If the question before us is whether the "political status" of one's spouse is protected under our Human Rights Act, the answer is no. Plaintiff-appellant seeks to evade this result by rephrasing the question. She argues that she did not get the teaching job simply because she was married to Daniel Cybyske; that the discrimination lies not in the unpopularity of her husband with the defendant school district but in the fact that her husband's "identity" or "situation" is imputed to her. Since this imputation is based solely on the marriage relationship itself, there is marital status discrimination under the Act.

We can concede the plausibility of plaintiff's argument, but it proves too much. To adopt plaintiff's argument would mean that any employer bias or predilection towards a spouse which is imputed to the employee, whether of substance or not, would subject the employer to a lawsuit. We do not think the legislature had this in mind.

Nor do we think Kraft holds differently. Kraft quite properly struck down an anti-nepotism rule as marital status discrimination. The company rule provided that a person would not be hired where the applicant's spouse was already an employee. An anti-nepotism rule is just another way of saying that an employer refuses to hire a married couple. Put this way, the rule is a direct attack on the husband and wife as an entity and is contrary to the "legislative judgment [that] reflects the protected status the institution of marriage enjoys in our society." Kraft, 284 N.W.2d at 388. Also, in Kraft, we said for the employer to employ others who were married, single, or divorced but not those married to a spouse already employed by the company, was an arbitrary classification. In our case here, however, no distinct invidious classification emerges.

We adhere to our broad construction of marital status as enunciated in Kraft; i.e., in determining whether marital status discrimination exists, the identity and situation of the spouse is an important factor. We apply this approach, however, in the context of construing a statute to effectuate legislative intent. The legislature did not intend to proscribe a particular political posture, whether of an employee or of the employee's spouse, in the Human Rights Act. Nor do we think the term marital status should be construed to include what the legislature excluded. Here the alleged immediate reason for the discrimination is not directed at the institution of marriage itself, at least not with the same directness and closeness as in Kraft. We hold, therefore, that plaintiff Lynne Cybyske does not have a cause of action for marital status discrimination under our Human Rights Act.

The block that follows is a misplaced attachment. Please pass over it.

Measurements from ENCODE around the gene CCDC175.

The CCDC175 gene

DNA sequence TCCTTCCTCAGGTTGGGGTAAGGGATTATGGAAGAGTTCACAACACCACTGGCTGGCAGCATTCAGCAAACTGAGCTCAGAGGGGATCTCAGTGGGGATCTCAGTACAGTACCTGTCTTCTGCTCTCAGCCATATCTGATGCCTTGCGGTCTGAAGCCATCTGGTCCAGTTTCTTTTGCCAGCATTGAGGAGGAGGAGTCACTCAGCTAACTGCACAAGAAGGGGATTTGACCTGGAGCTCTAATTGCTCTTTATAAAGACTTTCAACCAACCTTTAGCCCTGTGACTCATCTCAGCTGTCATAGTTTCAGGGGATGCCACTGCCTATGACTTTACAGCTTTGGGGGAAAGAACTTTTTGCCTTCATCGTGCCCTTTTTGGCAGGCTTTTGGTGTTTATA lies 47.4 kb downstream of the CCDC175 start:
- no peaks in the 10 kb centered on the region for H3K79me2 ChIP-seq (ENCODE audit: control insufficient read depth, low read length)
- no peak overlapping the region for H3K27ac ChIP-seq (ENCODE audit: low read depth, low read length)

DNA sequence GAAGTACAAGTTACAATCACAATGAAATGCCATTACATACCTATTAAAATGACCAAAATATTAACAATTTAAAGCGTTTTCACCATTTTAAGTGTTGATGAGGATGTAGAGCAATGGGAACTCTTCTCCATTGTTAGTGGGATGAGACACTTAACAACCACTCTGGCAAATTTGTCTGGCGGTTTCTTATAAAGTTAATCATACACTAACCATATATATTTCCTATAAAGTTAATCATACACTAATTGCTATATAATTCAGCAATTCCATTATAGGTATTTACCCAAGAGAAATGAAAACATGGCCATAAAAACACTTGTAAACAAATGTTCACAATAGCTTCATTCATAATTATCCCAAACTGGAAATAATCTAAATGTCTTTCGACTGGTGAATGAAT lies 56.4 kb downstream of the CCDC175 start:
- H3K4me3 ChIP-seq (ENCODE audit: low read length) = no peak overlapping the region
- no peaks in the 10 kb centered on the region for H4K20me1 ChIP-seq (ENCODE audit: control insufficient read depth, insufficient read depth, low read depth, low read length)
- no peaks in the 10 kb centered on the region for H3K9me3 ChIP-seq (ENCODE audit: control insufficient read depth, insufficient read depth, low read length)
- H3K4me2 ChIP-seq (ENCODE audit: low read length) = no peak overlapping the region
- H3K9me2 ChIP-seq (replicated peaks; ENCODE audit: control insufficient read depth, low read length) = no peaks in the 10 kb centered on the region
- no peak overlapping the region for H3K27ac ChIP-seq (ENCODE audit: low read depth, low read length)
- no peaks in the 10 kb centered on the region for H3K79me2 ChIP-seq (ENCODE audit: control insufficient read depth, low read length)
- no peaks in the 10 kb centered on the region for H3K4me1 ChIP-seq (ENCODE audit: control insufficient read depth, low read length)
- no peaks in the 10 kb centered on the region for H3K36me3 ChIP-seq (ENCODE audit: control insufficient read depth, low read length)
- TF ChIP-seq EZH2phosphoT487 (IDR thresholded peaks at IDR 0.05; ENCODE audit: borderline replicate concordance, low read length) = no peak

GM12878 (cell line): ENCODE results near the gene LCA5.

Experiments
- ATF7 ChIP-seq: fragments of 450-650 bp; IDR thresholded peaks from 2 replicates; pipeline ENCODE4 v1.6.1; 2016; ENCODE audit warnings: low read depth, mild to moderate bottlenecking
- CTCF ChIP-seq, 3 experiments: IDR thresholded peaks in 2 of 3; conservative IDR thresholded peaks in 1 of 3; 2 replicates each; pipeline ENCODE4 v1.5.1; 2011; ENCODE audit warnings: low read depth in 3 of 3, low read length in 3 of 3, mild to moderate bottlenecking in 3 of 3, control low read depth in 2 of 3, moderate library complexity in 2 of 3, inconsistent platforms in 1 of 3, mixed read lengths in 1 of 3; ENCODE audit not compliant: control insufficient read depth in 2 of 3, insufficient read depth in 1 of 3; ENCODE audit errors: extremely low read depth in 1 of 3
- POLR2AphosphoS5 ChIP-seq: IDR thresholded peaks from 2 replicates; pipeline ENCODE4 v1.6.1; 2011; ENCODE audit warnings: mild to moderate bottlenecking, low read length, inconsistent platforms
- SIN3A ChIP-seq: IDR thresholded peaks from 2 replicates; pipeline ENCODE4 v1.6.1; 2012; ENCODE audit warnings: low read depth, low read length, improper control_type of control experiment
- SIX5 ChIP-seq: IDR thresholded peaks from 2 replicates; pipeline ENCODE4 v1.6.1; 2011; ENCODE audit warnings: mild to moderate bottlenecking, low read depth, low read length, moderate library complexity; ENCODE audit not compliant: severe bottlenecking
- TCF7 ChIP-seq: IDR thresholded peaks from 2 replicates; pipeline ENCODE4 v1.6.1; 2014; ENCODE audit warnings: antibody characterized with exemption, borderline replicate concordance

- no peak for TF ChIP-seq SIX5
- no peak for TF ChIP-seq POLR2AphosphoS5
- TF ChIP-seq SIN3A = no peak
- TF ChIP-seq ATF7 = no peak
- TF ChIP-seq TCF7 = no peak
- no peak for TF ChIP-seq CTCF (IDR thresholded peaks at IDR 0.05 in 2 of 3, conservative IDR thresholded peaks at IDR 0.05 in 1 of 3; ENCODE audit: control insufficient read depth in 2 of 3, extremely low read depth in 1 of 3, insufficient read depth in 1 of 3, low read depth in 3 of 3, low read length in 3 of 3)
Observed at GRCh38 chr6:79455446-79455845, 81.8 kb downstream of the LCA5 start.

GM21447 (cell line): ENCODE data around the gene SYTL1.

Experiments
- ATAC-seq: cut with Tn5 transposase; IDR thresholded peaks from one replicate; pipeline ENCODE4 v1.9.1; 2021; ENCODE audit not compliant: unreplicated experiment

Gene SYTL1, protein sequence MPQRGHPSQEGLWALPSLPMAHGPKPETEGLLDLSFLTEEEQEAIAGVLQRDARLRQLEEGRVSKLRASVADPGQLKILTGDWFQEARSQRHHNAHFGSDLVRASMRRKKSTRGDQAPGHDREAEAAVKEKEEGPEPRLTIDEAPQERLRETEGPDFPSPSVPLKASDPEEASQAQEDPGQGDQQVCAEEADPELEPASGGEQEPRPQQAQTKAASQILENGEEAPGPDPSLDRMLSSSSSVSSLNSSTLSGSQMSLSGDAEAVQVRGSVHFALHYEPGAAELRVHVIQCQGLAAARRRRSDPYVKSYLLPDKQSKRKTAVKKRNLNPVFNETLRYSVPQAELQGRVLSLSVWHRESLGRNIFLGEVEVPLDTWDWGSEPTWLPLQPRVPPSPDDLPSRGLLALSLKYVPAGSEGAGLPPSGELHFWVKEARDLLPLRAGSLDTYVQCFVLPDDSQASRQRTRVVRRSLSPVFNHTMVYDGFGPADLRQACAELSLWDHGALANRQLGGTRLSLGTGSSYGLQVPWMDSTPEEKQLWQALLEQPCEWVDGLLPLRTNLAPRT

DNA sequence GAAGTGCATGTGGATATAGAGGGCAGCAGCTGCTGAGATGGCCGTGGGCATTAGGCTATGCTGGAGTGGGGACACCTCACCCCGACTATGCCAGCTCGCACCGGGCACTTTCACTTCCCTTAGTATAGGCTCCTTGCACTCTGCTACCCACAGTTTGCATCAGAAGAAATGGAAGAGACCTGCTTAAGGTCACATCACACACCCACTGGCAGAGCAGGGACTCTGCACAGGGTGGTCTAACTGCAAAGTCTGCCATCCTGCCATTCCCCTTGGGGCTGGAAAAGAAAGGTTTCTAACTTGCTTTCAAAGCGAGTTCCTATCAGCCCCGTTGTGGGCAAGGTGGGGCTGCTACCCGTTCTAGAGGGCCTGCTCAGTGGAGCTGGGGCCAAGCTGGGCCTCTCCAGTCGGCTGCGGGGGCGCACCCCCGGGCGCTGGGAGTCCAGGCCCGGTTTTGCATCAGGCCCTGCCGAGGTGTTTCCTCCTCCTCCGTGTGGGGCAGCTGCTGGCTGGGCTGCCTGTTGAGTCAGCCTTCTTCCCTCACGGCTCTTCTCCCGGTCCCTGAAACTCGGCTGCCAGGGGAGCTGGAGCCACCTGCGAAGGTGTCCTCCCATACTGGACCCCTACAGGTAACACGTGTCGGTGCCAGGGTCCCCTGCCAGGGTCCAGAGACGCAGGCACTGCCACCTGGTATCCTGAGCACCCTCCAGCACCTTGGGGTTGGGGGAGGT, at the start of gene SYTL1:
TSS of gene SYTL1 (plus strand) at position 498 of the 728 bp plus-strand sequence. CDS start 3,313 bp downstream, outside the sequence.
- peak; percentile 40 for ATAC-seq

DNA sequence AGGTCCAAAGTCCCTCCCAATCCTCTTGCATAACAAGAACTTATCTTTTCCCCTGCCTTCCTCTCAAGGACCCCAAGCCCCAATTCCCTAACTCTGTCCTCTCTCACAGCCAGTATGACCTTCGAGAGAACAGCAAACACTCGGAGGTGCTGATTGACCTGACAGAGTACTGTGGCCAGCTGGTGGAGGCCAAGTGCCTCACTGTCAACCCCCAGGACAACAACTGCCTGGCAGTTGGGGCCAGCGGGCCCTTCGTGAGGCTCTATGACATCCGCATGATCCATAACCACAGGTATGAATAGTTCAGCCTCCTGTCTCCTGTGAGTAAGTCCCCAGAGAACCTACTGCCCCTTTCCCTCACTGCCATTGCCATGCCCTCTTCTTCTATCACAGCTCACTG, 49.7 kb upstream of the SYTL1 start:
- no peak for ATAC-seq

The next issue is whether appellant Lynne Cybyske has a cause of action under 42 U.S.C. § 1983 against the defendant school district and its administrators for *262 infringement of her right to freedom of choice in marriage and to freedom of association under the first and fourteenth amendments to the Federal Constitution. We hold that plaintiff-appellant has, in the current posture of this case, established a constitutional claim sufficient to defeat defendants' motion for summary judgment.

While Lynne Cybyske's nonhiring was not based on any set rule or regulation, and though she had no property right to be hired by the school district, she may prevail if she can establish that the decision of the public employer not to hire her was made because of her exercise of constitutionally protected rights and freedoms. See Mt. Healthy City School District Board of Education v. Doyle, 429 U.S. 274, 97 S. Ct. 568, 50 L. Ed. 2d 471 (1977); Burris v. Willis Independent School District, Inc., 713 F.2d 1087 (5th Cir.1983) (both cases involving nonrenewal of the contracts of untenured teachers).